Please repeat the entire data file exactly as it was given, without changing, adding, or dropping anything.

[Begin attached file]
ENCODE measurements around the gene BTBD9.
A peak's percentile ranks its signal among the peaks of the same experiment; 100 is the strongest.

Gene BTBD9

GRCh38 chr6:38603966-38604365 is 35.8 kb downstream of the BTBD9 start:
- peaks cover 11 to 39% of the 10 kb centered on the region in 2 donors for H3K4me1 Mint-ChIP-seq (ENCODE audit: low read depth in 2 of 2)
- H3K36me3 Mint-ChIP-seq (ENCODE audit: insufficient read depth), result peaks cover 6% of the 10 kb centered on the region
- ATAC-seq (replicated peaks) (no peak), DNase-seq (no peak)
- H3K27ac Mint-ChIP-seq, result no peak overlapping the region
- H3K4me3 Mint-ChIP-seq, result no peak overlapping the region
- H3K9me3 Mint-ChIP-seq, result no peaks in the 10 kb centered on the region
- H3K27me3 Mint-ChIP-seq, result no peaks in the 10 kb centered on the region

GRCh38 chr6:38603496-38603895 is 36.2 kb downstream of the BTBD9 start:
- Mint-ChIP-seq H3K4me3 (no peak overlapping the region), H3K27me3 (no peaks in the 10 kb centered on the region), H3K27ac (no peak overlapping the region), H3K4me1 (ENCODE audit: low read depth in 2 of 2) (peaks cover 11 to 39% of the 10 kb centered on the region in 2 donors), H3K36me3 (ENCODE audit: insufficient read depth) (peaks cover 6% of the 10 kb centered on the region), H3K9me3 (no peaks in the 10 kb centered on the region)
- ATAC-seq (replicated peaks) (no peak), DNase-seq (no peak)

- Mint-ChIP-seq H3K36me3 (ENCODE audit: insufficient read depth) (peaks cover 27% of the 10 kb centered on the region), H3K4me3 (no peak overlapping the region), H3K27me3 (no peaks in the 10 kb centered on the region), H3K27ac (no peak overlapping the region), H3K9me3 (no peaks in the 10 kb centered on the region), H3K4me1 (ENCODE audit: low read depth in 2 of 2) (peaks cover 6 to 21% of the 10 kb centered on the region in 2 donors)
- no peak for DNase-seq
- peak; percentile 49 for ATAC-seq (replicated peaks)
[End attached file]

ENCODE measurements around the gene BTBD9.
A peak's percentile ranks its signal among the peaks of the same experiment; 100 is the strongest.

Gene BTBD9

GRCh38 chr6:38603966-38604365 is 35.8 kb downstream of the BTBD9 start:
- peaks cover 11 to 39% of the 10 kb centered on the region in 2 donors for H3K4me1 Mint-ChIP-seq (ENCODE audit: low read depth in 2 of 2)
- H3K36me3 Mint-ChIP-seq (ENCODE audit: insufficient read depth), result peaks cover 6% of the 10 kb centered on the region
- ATAC-seq (replicated peaks) (no peak), DNase-seq (no peak)
- H3K27ac Mint-ChIP-seq, result no peak overlapping the region
- H3K4me3 Mint-ChIP-seq, result no peak overlapping the region
- H3K9me3 Mint-ChIP-seq, result no peaks in the 10 kb centered on the region
- H3K27me3 Mint-ChIP-seq, result no peaks in the 10 kb centered on the region

GRCh38 chr6:38603496-38603895 is 36.2 kb downstream of the BTBD9 start:
- Mint-ChIP-seq H3K4me3 (no peak overlapping the region), H3K27me3 (no peaks in the 10 kb centered on the region), H3K27ac (no peak overlapping the region), H3K4me1 (ENCODE audit: low read depth in 2 of 2) (peaks cover 11 to 39% of the 10 kb centered on the region in 2 donors), H3K36me3 (ENCODE audit: insufficient read depth) (peaks cover 6% of the 10 kb centered on the region), H3K9me3 (no peaks in the 10 kb centered on the region)
- ATAC-seq (replicated peaks) (no peak), DNase-seq (no peak)

- Mint-ChIP-seq H3K36me3 (ENCODE audit: insufficient read depth) (peaks cover 27% of the 10 kb centered on the region), H3K4me3 (no peak overlapping the region), H3K27me3 (no peaks in the 10 kb centered on the region), H3K27ac (no peak overlapping the region), H3K9me3 (no peaks in the 10 kb centered on the region), H3K4me1 (ENCODE audit: low read depth in 2 of 2) (peaks cover 6 to 21% of the 10 kb centered on the region in 2 donors)
- no peak for DNase-seq
- peak; percentile 49 for ATAC-seq (replicated peaks)